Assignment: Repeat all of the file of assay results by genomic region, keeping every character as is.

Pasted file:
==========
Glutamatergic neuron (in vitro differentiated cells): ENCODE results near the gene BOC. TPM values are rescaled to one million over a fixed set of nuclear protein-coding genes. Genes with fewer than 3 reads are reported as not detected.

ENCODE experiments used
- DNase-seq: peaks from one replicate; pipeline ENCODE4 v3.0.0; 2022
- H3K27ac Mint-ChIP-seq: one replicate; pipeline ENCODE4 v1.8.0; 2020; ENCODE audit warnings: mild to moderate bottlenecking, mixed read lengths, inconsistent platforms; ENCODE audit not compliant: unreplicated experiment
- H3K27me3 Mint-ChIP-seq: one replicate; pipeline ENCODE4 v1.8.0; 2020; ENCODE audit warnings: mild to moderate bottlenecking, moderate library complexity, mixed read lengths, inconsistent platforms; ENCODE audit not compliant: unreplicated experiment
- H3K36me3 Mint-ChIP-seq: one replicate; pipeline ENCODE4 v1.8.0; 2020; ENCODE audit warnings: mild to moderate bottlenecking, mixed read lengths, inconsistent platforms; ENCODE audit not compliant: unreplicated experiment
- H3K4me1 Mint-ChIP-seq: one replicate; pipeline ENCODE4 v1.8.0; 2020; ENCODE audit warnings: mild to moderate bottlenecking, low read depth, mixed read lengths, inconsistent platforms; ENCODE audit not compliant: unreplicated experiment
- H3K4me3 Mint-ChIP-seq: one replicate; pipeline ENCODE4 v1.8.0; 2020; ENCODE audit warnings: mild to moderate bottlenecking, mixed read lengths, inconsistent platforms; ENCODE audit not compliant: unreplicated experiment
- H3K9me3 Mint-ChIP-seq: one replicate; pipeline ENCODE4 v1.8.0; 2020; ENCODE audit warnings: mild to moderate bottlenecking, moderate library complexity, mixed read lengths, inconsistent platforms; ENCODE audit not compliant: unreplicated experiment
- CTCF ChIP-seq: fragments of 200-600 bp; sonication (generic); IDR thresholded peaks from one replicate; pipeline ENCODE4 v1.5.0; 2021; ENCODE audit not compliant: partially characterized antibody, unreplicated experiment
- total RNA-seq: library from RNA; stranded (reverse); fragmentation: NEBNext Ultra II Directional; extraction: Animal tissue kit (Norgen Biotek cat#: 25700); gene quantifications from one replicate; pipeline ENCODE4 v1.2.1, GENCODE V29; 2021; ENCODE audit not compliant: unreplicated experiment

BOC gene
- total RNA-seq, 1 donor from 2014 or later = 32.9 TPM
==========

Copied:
Glutamatergic neuron (in vitro differentiated cells): ENCODE results near the gene BOC. TPM values are rescaled to one million over a fixed set of nuclear protein-coding genes. Genes with fewer than 3 reads are reported as not detected.

ENCODE experiments used
- DNase-seq: peaks from one replicate; pipeline ENCODE4 v3.0.0; 2022
- H3K27ac Mint-ChIP-seq: one replicate; pipeline ENCODE4 v1.8.0; 2020; ENCODE audit warnings: mild to moderate bottlenecking, mixed read lengths, inconsistent platforms; ENCODE audit not compliant: unreplicated experiment
- H3K27me3 Mint-ChIP-seq: one replicate; pipeline ENCODE4 v1.8.0; 2020; ENCODE audit warnings: mild to moderate bottlenecking, moderate library complexity, mixed read lengths, inconsistent platforms; ENCODE audit not compliant: unreplicated experiment
- H3K36me3 Mint-ChIP-seq: one replicate; pipeline ENCODE4 v1.8.0; 2020; ENCODE audit warnings: mild to moderate bottlenecking, mixed read lengths, inconsistent platforms; ENCODE audit not compliant: unreplicated experiment
- H3K4me1 Mint-ChIP-seq: one replicate; pipeline ENCODE4 v1.8.0; 2020; ENCODE audit warnings: mild to moderate bottlenecking, low read depth, mixed read lengths, inconsistent platforms; ENCODE audit not compliant: unreplicated experiment
- H3K4me3 Mint-ChIP-seq: one replicate; pipeline ENCODE4 v1.8.0; 2020; ENCODE audit warnings: mild to moderate bottlenecking, mixed read lengths, inconsistent platforms; ENCODE audit not compliant: unreplicated experiment
- H3K9me3 Mint-ChIP-seq: one replicate; pipeline ENCODE4 v1.8.0; 2020; ENCODE audit warnings: mild to moderate bottlenecking, moderate library complexity, mixed read lengths, inconsistent platforms; ENCODE audit not compliant: unreplicated experiment
- CTCF ChIP-seq: fragments of 200-600 bp; sonication (generic); IDR thresholded peaks from one replicate; pipeline ENCODE4 v1.5.0; 2021; ENCODE audit not compliant: partially characterized antibody, unreplicated experiment
- total RNA-seq: library from RNA; stranded (reverse); fragmentation: NEBNext Ultra II Directional; extraction: Animal tissue kit (Norgen Biotek cat#: 25700); gene quantifications from one replicate; pipeline ENCODE4 v1.2.1, GENCODE V29; 2021; ENCODE audit not compliant: unreplicated experiment

BOC gene
- total RNA-seq, 1 donor from 2014 or later = 32.9 TPM